Goodwill – Capital Gains Tax and Accounting

This article discusses the basics of “Goodwill” from an accounting perspective.

Relevant Legislation:

  • Income Tax Act 58 of 1962 (as amended)
  • Taxation Laws Amendment act 5 of 2001 (and various amendments)
  • Relevant Code of Practice: International Financial Reporting Standard 3 (IFRS3)

In discussing “Goodwill” the definition of an asset must first be understood as defined in the Income Tax Act as this has relevance from a Capital Gains Tax perspective.

‘Asset” includes:

  • property of whatever nature, whether movable or immovable, corporeal or
  • incorporeal, excluding any currency, but including any coin made mainly from gold or platinum; and
  • a right or interest of whatever nature to or in such property;

The definition of ‘asset’ is of importance because CGT is not triggered until an asset is disposed of.

A wide definition has been ascribed to the term, which includes all forms of property and all rights or interests in such property. The exclusion of currency is dealt with below.

A few examples of assets are listed below:

  • land and buildings, for example, a factory building, a person’s home, or holiday home;
  • shares;
  • a participatory interest in a collective investment scheme;
  • an endowment policy;
  • collectables, for example, jewellery or an artwork;
  • personal-use assets, for example, a boat;
  • contractual rights;
  • goodwill;
  • a trade mark;
  • a loan;
  • a bank account, whether local or foreign; and
  • trading stock

Definition: Goodwill in accounting is an intangible asset that arises when a buyer acquires an existing business. As per IFRS: Goodwill is an asset representing the future economic benefits arising from other assets acquired in a business combination that are not individually identified and separately recognised.

Goodwill does not include identifiable assets that are capable of being separated or divided from the entity and sold, transferred, licensed, rented, or exchanged, either individually or together with a related contract, identifiable asset, or liability regardless of whether the entity intends to do so.

Goodwill also include contractual or other legal rights regardless of whether those are transferable or separable from the entity or other rights and obligations.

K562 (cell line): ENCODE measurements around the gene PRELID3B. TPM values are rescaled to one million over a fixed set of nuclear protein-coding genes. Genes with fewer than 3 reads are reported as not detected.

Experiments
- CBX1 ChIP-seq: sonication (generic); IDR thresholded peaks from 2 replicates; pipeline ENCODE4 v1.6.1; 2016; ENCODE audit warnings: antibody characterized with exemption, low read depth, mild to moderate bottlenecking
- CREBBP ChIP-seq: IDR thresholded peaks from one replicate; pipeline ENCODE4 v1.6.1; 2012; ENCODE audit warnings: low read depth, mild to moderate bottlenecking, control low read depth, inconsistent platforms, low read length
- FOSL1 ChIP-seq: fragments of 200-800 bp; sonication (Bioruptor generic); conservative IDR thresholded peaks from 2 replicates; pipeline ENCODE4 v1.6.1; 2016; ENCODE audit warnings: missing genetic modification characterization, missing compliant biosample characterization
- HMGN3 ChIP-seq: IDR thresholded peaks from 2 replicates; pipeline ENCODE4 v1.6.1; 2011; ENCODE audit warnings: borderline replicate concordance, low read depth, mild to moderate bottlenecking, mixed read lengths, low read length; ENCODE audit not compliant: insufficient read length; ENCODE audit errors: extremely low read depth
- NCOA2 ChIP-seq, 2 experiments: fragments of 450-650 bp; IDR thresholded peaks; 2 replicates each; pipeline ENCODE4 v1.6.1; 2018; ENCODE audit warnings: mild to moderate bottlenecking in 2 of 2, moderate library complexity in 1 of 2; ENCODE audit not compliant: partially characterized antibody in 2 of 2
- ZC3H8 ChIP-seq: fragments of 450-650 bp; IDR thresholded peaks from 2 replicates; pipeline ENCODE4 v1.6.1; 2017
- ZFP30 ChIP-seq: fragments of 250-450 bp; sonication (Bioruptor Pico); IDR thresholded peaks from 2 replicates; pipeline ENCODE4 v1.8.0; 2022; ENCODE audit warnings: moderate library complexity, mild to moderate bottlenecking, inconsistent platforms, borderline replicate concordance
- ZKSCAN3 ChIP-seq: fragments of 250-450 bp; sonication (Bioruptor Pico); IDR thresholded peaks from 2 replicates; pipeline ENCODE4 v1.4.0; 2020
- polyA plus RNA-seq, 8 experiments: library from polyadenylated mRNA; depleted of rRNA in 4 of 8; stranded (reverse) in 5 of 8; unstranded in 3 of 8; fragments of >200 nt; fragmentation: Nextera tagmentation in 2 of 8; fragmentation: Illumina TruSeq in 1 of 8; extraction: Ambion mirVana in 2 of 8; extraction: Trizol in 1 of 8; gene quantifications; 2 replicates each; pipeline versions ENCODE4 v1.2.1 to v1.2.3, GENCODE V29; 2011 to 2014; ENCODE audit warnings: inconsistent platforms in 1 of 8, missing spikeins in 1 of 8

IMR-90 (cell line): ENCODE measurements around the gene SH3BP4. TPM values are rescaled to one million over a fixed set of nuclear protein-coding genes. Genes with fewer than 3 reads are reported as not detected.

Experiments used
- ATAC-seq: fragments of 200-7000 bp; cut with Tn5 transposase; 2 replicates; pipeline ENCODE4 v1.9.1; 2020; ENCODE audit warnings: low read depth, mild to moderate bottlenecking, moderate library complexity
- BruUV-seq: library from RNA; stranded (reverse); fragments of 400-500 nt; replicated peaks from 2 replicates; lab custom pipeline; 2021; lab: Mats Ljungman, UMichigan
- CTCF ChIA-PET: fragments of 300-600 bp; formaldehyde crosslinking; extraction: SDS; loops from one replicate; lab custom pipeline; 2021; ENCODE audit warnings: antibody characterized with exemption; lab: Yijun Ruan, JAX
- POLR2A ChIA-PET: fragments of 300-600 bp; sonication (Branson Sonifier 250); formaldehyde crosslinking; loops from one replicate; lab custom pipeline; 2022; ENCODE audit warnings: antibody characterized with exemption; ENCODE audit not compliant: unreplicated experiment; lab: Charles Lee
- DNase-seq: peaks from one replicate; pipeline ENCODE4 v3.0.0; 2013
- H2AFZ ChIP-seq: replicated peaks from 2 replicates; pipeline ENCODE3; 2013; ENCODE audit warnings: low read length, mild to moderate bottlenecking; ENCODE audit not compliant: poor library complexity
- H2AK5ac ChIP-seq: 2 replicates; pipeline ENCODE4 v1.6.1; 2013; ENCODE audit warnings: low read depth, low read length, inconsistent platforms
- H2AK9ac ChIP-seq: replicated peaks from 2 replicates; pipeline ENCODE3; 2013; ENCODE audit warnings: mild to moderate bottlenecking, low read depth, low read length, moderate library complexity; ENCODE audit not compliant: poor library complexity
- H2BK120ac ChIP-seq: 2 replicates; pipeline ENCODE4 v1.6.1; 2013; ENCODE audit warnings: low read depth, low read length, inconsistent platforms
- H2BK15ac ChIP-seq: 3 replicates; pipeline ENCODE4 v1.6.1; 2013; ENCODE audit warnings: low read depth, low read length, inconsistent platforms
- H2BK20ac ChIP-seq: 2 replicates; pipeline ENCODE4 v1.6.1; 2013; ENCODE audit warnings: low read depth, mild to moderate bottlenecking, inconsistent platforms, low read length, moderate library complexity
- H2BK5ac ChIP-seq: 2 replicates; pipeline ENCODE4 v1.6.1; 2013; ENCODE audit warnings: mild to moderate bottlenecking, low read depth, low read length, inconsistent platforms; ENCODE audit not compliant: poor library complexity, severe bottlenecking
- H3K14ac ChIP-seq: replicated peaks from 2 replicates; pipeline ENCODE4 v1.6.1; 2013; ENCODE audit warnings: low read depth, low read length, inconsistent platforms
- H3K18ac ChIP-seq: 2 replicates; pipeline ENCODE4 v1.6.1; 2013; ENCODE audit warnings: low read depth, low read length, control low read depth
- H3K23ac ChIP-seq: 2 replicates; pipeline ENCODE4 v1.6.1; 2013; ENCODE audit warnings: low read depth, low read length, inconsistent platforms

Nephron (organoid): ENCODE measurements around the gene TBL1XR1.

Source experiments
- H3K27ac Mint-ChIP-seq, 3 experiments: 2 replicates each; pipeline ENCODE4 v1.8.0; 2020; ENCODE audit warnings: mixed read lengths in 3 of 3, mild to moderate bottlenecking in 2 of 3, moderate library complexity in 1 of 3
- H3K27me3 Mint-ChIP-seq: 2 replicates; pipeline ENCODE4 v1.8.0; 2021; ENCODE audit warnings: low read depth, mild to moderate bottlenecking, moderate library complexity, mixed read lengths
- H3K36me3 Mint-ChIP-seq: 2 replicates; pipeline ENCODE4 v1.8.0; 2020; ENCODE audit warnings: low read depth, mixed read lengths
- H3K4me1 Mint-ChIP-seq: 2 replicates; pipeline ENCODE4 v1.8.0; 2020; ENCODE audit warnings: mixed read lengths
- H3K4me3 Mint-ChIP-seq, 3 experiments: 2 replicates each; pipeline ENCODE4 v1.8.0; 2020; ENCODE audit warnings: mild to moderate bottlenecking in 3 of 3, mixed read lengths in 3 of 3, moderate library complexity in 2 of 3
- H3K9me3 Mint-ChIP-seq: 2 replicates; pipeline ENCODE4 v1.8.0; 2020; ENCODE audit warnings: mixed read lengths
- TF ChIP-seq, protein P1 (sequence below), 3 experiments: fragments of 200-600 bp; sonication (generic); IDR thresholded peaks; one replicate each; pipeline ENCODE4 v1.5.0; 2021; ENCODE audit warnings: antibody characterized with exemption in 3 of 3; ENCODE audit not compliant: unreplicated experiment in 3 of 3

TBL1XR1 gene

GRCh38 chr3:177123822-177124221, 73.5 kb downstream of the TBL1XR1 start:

Examples of identifiable assets that are goodwill include a company’s brand name, customer relationships, artistic intangible assets, and any patents or proprietary technology. The goodwill amounts to the excess of the “purchase consideration” (the money paid to purchase the asset or business) over and above the total value of the assets and liabilities.

It is classified as an intangible asset on the balance sheet, since it can neither be seen nor touched.

Management is responsible for revaluation of goodwill every year and to determine if an impairment is required. If the fair market value goes below historical cost (what goodwill was purchased for), an impairment must be recorded to bring it down to its fair market value. However, an increase in the fair market value would not be accounted for in the financial statements.

Under IFRS, goodwill is never amortised (distribution of loan repayments into multiple cash flow installments).

Revaluation does not mean only an upward revision in the book values of the asset. It can also mean a downward revision (impairment) in the book values of the assets. Any downward revision in the book values of the assets is immediately written off to the Profit & Loss account. Under IFRS, an asset is considered to be impaired (and is thus written down) if its carrying amount is greater than its recoverable amount. The recoverable amount is the greater of the asset’s value in use (present value of future values) or net realizable value.

For more info about IFRS read this article.

Sources: SARS.GOV.ZA (Legal Counsel Guides), THESAITORG.ZA, SAAA.ORG.ZA

This article is provided for information only and does not constitute the provision of professional advice of any kind.

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